VirusTotal, company based in Spain with only a handful of employees, performs the free service by pooling data from scores of "antivirus engines, website scanners, file and URL analysis tools," according to its site.
The quality and power of our malware research tools will keep improving, most likely faster; and Google's infrastructure will ensure that our tools are always ready, right when you need them.
"Our goal is simple: to help keep you safe on the web," VirusTotal said in the post today. "And we've worked hard to ensure that the services we offer continually improve. But as a small, resource-constrained company, that can sometimes be challenging. So we're delighted that Google, a long-time partner, has acquired VirusTotal."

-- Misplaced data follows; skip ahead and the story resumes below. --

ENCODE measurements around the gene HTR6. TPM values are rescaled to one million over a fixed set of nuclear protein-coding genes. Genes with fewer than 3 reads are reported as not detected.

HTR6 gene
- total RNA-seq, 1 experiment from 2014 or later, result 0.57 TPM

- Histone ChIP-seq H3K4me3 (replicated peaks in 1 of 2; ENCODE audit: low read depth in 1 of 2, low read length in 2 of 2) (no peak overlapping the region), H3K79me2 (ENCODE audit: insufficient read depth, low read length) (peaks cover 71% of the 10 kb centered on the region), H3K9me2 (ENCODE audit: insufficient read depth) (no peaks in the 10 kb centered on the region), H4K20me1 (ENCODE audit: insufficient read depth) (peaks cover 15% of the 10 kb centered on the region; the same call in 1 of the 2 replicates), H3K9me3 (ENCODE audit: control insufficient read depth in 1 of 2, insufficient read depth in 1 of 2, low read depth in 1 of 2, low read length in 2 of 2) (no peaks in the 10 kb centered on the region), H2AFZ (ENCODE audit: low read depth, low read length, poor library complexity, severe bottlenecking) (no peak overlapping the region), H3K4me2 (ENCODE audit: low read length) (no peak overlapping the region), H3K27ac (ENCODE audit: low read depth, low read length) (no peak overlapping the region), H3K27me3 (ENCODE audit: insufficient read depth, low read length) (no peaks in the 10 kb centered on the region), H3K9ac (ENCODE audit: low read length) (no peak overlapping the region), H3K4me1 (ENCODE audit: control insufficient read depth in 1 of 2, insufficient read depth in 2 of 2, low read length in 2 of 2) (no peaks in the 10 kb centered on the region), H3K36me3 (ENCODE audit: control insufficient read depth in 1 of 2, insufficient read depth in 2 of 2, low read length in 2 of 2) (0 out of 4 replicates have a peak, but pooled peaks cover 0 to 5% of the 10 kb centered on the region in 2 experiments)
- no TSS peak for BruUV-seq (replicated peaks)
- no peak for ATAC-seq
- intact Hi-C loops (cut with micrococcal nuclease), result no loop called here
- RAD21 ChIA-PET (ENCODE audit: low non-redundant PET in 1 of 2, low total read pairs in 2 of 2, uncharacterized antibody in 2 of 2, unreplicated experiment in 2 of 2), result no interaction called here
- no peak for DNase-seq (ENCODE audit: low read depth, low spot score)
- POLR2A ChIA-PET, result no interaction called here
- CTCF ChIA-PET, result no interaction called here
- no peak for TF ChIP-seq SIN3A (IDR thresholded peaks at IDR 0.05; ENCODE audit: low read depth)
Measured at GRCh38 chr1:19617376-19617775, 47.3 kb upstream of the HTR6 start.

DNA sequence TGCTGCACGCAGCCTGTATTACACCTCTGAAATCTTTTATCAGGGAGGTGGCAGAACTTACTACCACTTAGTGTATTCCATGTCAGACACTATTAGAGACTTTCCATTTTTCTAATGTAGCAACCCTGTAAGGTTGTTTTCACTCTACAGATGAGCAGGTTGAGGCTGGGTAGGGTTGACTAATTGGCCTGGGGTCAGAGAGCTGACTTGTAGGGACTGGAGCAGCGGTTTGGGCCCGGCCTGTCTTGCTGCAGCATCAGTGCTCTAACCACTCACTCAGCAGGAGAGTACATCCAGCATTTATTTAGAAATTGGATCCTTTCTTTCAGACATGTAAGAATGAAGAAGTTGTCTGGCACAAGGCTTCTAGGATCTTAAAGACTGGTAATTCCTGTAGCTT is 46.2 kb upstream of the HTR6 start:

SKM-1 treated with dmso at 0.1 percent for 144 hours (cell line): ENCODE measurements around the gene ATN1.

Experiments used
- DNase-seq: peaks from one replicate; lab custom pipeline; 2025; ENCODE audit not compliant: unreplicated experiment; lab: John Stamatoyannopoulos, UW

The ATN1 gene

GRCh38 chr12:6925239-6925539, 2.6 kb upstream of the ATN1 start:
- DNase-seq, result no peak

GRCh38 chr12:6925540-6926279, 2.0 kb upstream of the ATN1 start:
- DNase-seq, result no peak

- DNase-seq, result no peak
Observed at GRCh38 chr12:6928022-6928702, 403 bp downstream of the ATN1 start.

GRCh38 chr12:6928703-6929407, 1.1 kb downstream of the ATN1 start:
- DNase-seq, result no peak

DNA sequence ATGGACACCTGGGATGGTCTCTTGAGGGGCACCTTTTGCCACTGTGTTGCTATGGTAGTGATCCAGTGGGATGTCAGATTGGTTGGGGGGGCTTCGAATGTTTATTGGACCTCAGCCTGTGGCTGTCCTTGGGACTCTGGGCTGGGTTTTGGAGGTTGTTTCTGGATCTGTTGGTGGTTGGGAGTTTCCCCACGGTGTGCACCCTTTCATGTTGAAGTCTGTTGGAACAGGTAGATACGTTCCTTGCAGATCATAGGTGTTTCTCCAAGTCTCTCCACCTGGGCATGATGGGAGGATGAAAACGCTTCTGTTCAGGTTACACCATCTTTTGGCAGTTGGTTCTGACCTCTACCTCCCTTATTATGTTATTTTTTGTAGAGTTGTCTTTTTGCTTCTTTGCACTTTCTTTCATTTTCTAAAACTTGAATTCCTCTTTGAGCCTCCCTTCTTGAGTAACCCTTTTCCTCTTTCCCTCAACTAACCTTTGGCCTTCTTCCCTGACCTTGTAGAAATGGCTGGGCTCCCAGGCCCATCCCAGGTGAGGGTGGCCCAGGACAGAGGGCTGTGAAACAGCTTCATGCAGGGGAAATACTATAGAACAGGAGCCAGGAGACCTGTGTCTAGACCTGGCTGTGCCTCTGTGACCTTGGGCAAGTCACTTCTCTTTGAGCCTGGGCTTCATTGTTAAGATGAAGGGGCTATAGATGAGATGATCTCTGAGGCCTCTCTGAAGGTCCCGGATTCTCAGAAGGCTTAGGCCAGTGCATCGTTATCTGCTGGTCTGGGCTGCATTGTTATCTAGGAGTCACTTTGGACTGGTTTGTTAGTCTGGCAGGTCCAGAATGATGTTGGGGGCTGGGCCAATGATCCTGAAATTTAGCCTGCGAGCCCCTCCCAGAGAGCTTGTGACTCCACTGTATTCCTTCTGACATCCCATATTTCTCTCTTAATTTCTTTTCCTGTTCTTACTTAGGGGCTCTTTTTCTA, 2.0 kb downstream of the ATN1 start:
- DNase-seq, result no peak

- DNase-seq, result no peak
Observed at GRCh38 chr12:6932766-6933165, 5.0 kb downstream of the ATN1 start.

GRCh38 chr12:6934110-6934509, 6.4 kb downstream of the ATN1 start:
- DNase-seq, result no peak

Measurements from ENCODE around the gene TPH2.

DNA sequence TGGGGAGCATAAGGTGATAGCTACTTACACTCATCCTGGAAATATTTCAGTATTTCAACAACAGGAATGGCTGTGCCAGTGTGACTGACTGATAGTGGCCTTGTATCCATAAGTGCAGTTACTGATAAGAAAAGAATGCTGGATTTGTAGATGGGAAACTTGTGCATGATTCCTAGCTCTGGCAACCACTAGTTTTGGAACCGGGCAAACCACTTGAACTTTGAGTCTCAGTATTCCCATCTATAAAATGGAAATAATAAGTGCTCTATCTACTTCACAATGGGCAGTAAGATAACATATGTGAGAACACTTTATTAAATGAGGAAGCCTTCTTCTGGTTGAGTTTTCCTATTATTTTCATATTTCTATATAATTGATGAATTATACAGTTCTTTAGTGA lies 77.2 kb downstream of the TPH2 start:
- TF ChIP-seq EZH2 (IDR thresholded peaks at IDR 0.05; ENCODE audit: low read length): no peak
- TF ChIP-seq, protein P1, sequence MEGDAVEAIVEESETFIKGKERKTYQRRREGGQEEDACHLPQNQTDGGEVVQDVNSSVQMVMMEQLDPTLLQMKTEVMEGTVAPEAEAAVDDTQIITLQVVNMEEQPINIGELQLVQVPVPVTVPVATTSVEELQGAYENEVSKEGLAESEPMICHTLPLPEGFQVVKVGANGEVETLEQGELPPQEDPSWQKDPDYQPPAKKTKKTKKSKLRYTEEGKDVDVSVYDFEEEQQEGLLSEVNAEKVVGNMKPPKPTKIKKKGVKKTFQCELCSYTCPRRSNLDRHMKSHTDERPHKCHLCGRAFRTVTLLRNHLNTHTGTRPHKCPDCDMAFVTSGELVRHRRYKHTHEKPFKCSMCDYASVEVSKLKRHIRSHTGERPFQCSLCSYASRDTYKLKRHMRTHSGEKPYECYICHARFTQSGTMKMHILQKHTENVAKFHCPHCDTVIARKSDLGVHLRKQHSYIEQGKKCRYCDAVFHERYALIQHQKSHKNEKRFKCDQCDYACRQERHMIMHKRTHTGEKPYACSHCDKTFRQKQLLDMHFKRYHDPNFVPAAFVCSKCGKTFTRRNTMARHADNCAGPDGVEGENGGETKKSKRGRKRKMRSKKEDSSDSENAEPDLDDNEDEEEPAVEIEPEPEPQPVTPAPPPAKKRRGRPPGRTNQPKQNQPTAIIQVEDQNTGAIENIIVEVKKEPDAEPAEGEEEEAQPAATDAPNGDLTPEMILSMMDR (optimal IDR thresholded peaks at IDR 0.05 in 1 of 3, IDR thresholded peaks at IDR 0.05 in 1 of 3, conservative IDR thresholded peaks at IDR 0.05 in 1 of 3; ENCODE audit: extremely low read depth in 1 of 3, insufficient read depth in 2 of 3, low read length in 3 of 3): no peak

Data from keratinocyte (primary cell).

Users can upload small files for checking, or just input a URL, to see if it's on a blacklist, and VirusTotal shares its results with other security vendors to allow them to beef up their defenses.
Neither Google nor VirusTotal have revealed any further plans about how this might affect Google services, but it is possible that VirusTotal's solutions could be integrated throughout Google Apps to protect users against malicious files shared through Gmail and other programs.